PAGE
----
Tag Archives: Vintage

Film Photowalk: Annual ‘No Show’ Air-Cooled VW Show

For the past three years I’ve tried to think of ways to organize a photowalk with other film photographers. The annual VW ‘No Show’ is one of my favorite car shows. Not because I’m a car guy, or a Volkswagen fan. It’s just a fun car show that’s not too big, or too small. The VW owners are fun to talk with, and they enjoy having their cars photographed. Mark your calendar and save the date!

11th Annual VW No Show - Kaysville, Utah

 

13th Annual ‘No Show’ Air-Cooled VW & Vintage Bicycle Gathering

Date: Saturday 18 August 2018

Start Time: 09:00 AM – Meet under the trees on the north-east corner of the park.

Estimated Duration: 2.0 hours

Country: United States

Start: 200 West Main Street (Bishop Field), Kaysville, UT, USA

On this photowalk, we’ll have the opportunity to photograph classic air-cooled Volkswagen’s and vintage bicycles. Please register for this photowalk at PhotoWalk.Me. By registering, you’ll receive updates on the photowalk, and can connect with other photographers to make carpool arrangements. Make sure to bring your favorite film camera(s) (or any camera), tripod, sunscreen, and water. More information on the show can be found on the VooDoo Kruizerz Facebook Page.

 

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Expired, Retired, and Still Fired – Part 2

Camera: Yashica Electro 35 GS (1970 – 1973)
Film: Kodak Tri-X 400 (Expired 6/10) bought at Goodwill for $.99
Process: RepliColor, Salt Lake City, UT
Scanner: Epson Perfection V600 Photo

 

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Yashica Electro 35 GS

The Electro 35 GS was the third generation of Electro automatic rangefinder cameras made by Yashica from 1970 -1972. The Electro GS features a sharp Yashinon f/1.7 – 16, 45mm lens. A CdS cell on the front-left of the camera detects the amount of light and alerts you on the top of the camera and in the viewfinder. The yellow light on top of the camera, yellow left-arrow in the viewfinder, indicates the image will be under-exposed and requires a slow shutter speed. The red light, red right-arrow in the viewfinder, indicates the image will be over-exposed and requires a faster shutter speed. The camera sensing the light will automatically set the shutter speed, allowing the photographer to set the aperture. Overall, a super easy-to-use aperture priority camera.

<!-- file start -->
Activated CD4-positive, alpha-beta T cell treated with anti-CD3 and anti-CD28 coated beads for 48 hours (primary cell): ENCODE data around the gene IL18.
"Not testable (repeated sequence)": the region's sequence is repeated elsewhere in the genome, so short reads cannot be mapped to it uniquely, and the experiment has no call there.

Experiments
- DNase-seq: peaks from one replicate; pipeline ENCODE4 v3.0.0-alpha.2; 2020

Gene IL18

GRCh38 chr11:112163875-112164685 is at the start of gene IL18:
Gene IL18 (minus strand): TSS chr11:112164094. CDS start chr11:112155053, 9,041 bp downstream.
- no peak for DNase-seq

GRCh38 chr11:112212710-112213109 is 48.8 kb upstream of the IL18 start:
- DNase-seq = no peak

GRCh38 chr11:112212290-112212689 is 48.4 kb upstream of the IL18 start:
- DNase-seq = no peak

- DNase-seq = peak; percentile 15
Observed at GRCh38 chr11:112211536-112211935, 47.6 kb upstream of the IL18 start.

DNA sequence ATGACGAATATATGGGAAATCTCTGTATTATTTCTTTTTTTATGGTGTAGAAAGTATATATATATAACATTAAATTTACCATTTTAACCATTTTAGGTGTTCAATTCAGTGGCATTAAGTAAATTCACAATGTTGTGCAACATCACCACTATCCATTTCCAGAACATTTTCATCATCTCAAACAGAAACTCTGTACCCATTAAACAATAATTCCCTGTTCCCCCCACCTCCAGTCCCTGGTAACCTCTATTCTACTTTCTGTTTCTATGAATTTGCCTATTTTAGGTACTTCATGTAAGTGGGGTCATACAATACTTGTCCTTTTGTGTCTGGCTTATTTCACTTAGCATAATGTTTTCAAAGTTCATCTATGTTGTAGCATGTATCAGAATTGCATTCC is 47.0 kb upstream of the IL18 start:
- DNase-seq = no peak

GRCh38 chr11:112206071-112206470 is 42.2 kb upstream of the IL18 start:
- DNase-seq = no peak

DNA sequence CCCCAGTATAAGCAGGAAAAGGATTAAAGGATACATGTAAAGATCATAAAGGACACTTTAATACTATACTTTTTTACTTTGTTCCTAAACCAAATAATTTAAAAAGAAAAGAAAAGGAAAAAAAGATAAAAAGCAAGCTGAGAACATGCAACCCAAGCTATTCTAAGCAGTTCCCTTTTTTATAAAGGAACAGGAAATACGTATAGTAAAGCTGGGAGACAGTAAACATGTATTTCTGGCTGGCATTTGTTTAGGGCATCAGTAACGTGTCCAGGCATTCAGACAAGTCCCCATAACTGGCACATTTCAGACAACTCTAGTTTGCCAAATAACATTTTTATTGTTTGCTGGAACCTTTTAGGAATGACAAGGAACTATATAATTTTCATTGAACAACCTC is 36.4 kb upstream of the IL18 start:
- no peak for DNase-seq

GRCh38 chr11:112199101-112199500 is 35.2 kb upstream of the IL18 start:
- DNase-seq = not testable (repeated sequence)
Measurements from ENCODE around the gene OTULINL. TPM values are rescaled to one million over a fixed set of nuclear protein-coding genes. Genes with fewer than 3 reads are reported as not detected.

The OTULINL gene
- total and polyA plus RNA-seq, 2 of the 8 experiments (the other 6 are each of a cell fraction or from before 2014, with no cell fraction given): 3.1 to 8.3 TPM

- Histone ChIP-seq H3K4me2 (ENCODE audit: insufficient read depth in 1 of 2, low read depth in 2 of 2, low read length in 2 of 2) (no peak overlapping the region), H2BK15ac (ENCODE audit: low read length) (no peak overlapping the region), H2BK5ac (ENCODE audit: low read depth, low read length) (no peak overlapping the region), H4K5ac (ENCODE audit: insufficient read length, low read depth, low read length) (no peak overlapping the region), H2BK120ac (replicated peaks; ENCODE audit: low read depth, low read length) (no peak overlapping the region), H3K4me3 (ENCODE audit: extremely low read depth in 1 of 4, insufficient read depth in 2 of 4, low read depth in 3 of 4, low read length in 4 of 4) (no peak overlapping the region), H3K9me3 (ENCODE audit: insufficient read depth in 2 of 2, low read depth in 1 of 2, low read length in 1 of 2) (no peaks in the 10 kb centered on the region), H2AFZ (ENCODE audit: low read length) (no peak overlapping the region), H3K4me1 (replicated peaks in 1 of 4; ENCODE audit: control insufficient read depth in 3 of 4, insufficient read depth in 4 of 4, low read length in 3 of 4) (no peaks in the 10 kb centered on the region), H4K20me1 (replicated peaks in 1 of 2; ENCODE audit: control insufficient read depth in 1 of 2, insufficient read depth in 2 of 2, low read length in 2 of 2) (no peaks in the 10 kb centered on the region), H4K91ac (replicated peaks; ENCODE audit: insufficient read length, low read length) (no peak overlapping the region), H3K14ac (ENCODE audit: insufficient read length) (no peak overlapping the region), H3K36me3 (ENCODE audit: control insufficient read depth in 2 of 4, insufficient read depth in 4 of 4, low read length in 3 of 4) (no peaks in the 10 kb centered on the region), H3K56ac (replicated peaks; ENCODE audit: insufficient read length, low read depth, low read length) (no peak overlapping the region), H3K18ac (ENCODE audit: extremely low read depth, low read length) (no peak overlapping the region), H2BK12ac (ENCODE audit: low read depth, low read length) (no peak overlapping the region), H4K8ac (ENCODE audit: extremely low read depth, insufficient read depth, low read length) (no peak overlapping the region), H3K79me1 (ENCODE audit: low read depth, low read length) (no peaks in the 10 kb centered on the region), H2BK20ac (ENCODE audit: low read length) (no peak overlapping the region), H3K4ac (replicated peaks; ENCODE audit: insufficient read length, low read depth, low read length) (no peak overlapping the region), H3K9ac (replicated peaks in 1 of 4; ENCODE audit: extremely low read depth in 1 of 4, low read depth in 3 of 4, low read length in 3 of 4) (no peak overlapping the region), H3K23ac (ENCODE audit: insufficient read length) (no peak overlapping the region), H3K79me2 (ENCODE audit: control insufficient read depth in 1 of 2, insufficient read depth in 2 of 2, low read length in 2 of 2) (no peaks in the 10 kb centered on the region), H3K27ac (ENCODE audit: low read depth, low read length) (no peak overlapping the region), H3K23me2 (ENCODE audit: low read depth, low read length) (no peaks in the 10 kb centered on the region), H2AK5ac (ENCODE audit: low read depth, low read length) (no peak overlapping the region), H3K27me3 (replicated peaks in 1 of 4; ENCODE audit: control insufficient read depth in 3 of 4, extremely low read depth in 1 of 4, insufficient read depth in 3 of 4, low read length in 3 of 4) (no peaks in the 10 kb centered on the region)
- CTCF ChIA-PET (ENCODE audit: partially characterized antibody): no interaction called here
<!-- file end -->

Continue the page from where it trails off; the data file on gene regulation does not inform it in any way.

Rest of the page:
The Electro 35 GS was given to me as a gift from my good friend, Mike Williams, in North Carolina. Mike discovered the Electro series and raved about them, so much that he bought himself a second and sent me this camera. I replaced the seals and was anxious to give it a try. Mike was also nice enough to send along a roll of Ilford Delta 100 film. We have an unofficial wager as to what’s the better rangefinder: Minolta Hi-Matic 7S (1966), Yashica Electro 35 GS (1970), or the Canon Canonet G-III QL17 (1972).

To test the Electro, I spent a Saturday morning at the Vee-Dub Club of Northern Utah Air Cooled Volkswagen No Show in Kaysville. It’s the non-show of summer car shows showcasing some of the best, and worst, air cooled Beetle’s, buses, and buggies. I’ve never owned a VW, but it’s a fun show.

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Camera Collection

For the past month I’ve been running test film through various cameras so I can share the results here. This week, I want to show off some of the most recent additions to my collection.
 

Yashica A - 120 Film (1959 - 1969)Yashica A – 120 Film (1959 – 1969)

 

Pentax Spotmatic - 35mm Film (1964 - 1973)Pentax Spotmatic – 35mm Film (1964 – 1973)

 

Nikon EM - 35mm Film (1979 - 1982)Nikon EM – 35mm Film (1979 – 1982)

 

Pentax ME Super - 35mm Film (1980 - 1986)Pentax ME Super – 35mm Film (1980 – 1986)

 

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